Professor Sarah Street, Primary Investigator, University of Bristol
Street is Professor of Film at the University of Bristol, UK. She has published widely including British National Cinema (1997; 2nd ed. 2009), Transatlantic Crossings: British Feature Films in the USA (2002), Costume and Cinema (2001), Black Narcissus (2005) and (co-authored with Tim Bergfelder and Sue Harris) Film Architecture and the Transnational Imagination: Set Design in 1930s European Cinema (2007). Her latest publications are on colour film including Colour Films in Britain: The Negotiation of Innovation, 1900-55 (2012), winner of the British Association of Film, Television and Screen Studies’ 2014 Award for Best Monograph. She has also co-edited (with Simon Brown and Liz Watkins), Color and the Moving Image: History, Theory, Aesthetics, Archive (2012) and British Colour Cinema: Practices and Theories (2013). She is currently working on a book on Deborah Kerr in the BFI/Palgrave Macmillan ‘Stars’ series, and is a co-editor of SCREEN and the Journal of British Cinema and Television. Email.
Dr Joshua Yumibe, Co-Investigator, Michigan State University & University of St Andrews
Yumibe is Associate Professor and Director of Film Studies at Michigan State University, and holds a joint appointment as Lecturer of Film Studies at the University of St Andrews. He is the author of Moving Color: Early Film, Mass Culture, Modernism (Rutgers University Press, 2012) and the co-director of the Davide Turconi Project. He is co-author with Giovanna Fossati, Tom Gunning, and Jonathon Rosen of Fantasia of Color in Early Cinema (Amsterdam University Press, forthcoming 2015). Since 2003, he has been the Project Co-Director of the Davide Turconi Project at George Eastman House. Email.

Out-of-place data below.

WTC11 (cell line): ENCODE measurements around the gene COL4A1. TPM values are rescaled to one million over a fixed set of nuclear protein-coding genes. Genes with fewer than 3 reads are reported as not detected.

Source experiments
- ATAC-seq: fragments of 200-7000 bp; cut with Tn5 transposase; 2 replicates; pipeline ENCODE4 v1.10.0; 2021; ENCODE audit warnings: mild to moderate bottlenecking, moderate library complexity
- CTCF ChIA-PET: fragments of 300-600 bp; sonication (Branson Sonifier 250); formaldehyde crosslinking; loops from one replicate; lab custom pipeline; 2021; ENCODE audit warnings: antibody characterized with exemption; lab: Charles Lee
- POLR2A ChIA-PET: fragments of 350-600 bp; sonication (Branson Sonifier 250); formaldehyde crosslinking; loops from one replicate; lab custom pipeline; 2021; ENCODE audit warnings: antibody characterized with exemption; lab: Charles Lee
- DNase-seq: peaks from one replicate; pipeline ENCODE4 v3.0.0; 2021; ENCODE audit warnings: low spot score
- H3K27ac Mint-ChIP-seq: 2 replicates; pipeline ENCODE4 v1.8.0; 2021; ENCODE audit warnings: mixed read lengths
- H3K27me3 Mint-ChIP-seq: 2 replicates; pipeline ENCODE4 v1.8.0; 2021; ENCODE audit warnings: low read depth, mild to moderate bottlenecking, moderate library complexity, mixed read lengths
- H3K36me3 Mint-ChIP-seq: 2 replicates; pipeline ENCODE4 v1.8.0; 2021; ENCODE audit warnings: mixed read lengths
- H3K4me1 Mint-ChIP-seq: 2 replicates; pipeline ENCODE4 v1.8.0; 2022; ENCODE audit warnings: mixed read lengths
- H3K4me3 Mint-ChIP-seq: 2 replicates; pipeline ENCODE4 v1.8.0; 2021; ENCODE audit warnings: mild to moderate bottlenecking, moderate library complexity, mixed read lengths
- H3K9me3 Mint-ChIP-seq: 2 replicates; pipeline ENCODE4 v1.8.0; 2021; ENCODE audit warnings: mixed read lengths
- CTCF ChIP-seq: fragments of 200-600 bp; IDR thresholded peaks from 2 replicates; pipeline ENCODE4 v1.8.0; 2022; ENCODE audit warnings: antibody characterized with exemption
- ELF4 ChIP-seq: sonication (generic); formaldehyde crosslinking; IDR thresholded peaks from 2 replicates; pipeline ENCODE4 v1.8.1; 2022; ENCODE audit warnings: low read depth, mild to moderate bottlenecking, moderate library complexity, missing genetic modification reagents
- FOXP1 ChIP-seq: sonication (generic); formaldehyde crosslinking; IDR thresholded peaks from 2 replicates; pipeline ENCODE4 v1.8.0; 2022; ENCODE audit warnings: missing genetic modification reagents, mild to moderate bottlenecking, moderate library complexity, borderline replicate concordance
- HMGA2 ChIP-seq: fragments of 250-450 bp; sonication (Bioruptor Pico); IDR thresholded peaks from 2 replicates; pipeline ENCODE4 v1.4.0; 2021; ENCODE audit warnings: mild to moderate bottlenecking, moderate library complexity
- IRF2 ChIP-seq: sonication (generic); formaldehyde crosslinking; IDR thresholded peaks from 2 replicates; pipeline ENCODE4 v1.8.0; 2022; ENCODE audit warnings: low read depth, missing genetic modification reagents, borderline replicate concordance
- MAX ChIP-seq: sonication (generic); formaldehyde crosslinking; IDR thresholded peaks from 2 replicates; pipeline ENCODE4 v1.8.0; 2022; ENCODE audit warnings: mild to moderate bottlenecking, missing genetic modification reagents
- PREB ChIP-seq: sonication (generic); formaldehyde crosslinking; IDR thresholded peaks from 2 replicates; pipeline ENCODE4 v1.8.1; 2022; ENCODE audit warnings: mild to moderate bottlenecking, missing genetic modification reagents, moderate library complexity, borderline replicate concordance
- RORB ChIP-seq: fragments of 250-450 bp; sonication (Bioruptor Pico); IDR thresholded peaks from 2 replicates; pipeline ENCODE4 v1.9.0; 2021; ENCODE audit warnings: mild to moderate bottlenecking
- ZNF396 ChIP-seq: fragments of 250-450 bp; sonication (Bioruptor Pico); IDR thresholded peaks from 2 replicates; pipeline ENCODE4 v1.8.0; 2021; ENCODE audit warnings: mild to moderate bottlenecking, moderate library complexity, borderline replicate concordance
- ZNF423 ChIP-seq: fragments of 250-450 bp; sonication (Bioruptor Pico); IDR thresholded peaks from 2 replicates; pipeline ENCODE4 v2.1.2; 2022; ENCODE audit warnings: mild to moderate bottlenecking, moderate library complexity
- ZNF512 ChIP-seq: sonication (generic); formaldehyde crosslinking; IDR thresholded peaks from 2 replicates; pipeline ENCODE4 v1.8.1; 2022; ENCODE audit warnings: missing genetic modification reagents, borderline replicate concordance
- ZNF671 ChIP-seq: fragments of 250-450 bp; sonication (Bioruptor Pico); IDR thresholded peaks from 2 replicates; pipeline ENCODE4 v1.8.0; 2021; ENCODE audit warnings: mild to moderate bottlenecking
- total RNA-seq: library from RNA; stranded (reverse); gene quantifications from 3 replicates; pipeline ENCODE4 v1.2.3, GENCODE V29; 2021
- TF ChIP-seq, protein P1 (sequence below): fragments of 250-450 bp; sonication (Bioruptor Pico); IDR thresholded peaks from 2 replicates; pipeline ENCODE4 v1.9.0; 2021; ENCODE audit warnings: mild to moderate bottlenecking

Dr Vicky Jackson, Post-Doctoral Researcher, University of Bristol
Following the completion of my MA in Film Studies with Archiving I worked at several commercial and public film archives before beginning my PhD at the University of Bristol in 2007. My PhD, The Distribution and Exhibition of Kinemacolor in the UK and USA 1909-1916 examined Kinemacolor, a two colour additive film process and the extent of its infiltration into the UK and USA exhibition markets. It also explored Kinemacolor’s impact on the contemporary exhibition market and on the demand for other colour processes. In my role as Post Doctoral Research on the Colour in the 1920s: Cinema and Its Intermedial Contexts project I have studied colour across a number of fields including cinema, theatre, architecture and fashion. Notably I have conducted a study on the case of Phantom Red a fashion shade inspired by the technicolor sequences of The Phantom of the Opera (1925). I have also presented a paper on the work of Maude Adams, the theatrical actress who conducted research on lighting and colour cinema. This in turn has lead to a new project on female inventors in and around the silent film industry. My research interests include silent cinema, colour film history, film preservation and restoration issues, film technology and the contemporary reception, distribution and exhibition of silent cinema. Email.
Dr Bregt Lameris, Post-Doctoral Researcher, Utrecht University
Lameris is Research Associate at Utrecht University and member of the Leverhulme Trust funded project ‘Colour in the 1920s: Cinema and Its Intermedial Contexts.’ Her PhD is on the interrelationship between film archiving and film historiography (Utrecht University, Netherlands). Currently she is co-coordinating a workgroup on neurological films from around 1900. Other research interests are the history of film archiving, film historiography, colour in silent cinema, medical images and the representation of madness. Her monograph Re-Exposed: The Pas-de-Deux between Film Archival Practices and Film History Writing is forthcoming from Amsterdam University Press in 2015. Email.